In this day and age, its still okay for car companies to be releasing V6s with a fuel economy of around 12/100km. Why is it okay? Mainly because consumers are still game to pay good money for big V6/V8s. Nonetheless, the V6 market is set for a change with Toyota releasingthe all new Toyota Aurion this November.
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Toyota claims that the new Aurion will produce an enormous 200kW in power whilst having a 9.9L/100km fuel rating. If this is the case, it will put it infront of the Holden Commodore AND the Ford Falcon by leaps and bounds.

Given the 200kW, the Toyota Aurion V6 will be the most powerful naturally aspirated locally-built 6 cylinder vehicle in Australia. If that wasn't enough, Toyota's figures are achieved using regular unleaded petrol, since the figure climbs to 204kW with premium unleaded petrol. Still using just 9.9litres/100km.

Toyota really likes to compare the Aurion with its main competitor, the Holden VE Commodore. Toyota is quick to point out that the recently launched VE Commodore uses over 9% more fuel without achieving the power output of the Aurion.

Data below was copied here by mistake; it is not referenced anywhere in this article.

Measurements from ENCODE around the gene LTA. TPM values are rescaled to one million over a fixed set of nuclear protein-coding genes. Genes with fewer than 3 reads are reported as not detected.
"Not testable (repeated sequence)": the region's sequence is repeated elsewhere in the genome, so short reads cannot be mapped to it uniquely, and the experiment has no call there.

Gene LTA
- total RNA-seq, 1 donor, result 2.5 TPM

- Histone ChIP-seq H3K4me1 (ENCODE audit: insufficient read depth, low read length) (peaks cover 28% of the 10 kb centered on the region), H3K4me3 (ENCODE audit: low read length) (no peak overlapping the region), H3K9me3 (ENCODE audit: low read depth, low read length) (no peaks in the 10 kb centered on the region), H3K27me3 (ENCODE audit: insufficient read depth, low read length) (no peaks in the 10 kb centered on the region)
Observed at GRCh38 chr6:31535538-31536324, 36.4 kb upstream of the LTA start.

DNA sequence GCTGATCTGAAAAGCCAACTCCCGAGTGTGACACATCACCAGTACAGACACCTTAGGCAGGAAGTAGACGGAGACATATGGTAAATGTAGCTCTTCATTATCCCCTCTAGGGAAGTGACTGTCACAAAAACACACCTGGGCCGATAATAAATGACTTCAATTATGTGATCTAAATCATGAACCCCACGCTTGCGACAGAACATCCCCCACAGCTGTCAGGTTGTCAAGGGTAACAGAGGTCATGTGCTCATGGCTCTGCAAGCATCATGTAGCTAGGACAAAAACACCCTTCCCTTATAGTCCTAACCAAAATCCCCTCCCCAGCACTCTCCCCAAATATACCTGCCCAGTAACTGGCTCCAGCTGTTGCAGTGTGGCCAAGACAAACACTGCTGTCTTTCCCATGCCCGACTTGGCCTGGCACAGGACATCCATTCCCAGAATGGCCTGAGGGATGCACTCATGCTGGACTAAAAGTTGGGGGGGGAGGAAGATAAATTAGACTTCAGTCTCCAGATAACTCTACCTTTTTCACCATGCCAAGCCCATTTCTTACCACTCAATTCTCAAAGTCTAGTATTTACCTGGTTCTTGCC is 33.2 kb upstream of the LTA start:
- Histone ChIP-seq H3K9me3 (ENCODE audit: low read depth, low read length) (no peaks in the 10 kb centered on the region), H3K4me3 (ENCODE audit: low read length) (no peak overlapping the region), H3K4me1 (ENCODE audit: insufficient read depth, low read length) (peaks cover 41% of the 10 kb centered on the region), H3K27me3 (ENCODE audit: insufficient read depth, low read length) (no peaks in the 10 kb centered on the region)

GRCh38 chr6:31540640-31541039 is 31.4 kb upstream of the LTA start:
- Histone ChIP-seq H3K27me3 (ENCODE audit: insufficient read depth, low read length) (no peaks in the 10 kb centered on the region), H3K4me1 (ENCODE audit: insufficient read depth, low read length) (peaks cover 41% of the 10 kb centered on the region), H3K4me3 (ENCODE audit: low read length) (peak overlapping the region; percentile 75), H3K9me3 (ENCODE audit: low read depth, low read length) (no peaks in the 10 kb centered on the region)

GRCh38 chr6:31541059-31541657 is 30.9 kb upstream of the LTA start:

So how will the Aurion V6 achieve these seemingly contradictory figures?

Its become a fashion statement these days for any car manufacturer that has anything todo with Formula one to use their links to sell their every day cars. Toyota is no different. Toyota claims that the Aurion will boast an F1 inspired, technologically advanced 3.5L quad cam V6 with Dual VVT-i, which elevates power output whilst optimising fuel efficiency.

Also the 6-speed automatic transmission that allows the big V6 to use its power reserves more wisely. And not only that, this 6-speed, sequential-style automatic transmission will be the offered across the entire range. In the past, these transmissions have only been offered in performance or luxury variants of Big Aussie 6s.

Aurion V6 promises to be a true home grown success story having been designed and engineered for Australia’s unique conditions. Build quality will be another standout feature with Aurion V6 being assembled at Toyota’s state of the art Altona plant in Melbourne. Aurion’s unique combination of performance and fuel economy is set to make new standard for the Big Aussie 6 market.

Personally, I have this before, the Toyota Avalon comes to mind. Nonetheless, the Aurion should be a very interesting car. What still amazes me is how many car manufacturers are still hedging their bets on family cars and not concentrating enough on the small/medium segment. Then again, Toyota already leads the medium car segment with the Corolla so the Aurion is simply to take market away from the Commodore.